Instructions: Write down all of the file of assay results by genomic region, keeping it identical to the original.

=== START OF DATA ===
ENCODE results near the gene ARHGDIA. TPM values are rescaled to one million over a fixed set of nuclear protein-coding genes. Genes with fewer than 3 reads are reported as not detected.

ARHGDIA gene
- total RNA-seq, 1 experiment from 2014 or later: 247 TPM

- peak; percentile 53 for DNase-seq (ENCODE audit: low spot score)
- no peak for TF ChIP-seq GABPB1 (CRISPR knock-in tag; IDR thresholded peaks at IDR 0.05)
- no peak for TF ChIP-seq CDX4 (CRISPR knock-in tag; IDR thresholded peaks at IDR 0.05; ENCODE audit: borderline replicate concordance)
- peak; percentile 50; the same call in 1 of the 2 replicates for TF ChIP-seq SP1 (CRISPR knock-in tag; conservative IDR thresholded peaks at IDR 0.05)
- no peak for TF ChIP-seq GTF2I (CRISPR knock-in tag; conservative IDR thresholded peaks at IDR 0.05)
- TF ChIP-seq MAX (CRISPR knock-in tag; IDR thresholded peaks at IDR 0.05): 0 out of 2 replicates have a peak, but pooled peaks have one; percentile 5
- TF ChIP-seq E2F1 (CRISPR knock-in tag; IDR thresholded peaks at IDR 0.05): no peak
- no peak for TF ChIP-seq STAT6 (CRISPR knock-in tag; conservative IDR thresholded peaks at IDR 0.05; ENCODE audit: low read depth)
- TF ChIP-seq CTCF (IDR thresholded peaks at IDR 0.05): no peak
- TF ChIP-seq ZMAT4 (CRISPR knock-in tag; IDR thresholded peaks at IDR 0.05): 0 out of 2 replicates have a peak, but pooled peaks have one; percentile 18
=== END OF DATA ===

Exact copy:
ENCODE results near the gene ARHGDIA. TPM values are rescaled to one million over a fixed set of nuclear protein-coding genes. Genes with fewer than 3 reads are reported as not detected.

ARHGDIA gene
- total RNA-seq, 1 experiment from 2014 or later: 247 TPM

- peak; percentile 53 for DNase-seq (ENCODE audit: low spot score)
- no peak for TF ChIP-seq GABPB1 (CRISPR knock-in tag; IDR thresholded peaks at IDR 0.05)
- no peak for TF ChIP-seq CDX4 (CRISPR knock-in tag; IDR thresholded peaks at IDR 0.05; ENCODE audit: borderline replicate concordance)
- peak; percentile 50; the same call in 1 of the 2 replicates for TF ChIP-seq SP1 (CRISPR knock-in tag; conservative IDR thresholded peaks at IDR 0.05)
- no peak for TF ChIP-seq GTF2I (CRISPR knock-in tag; conservative IDR thresholded peaks at IDR 0.05)
- TF ChIP-seq MAX (CRISPR knock-in tag; IDR thresholded peaks at IDR 0.05): 0 out of 2 replicates have a peak, but pooled peaks have one; percentile 5
- TF ChIP-seq E2F1 (CRISPR knock-in tag; IDR thresholded peaks at IDR 0.05): no peak
- no peak for TF ChIP-seq STAT6 (CRISPR knock-in tag; conservative IDR thresholded peaks at IDR 0.05; ENCODE audit: low read depth)
- TF ChIP-seq CTCF (IDR thresholded peaks at IDR 0.05): no peak
- TF ChIP-seq ZMAT4 (CRISPR knock-in tag; IDR thresholded peaks at IDR 0.05): 0 out of 2 replicates have a peak, but pooled peaks have one; percentile 18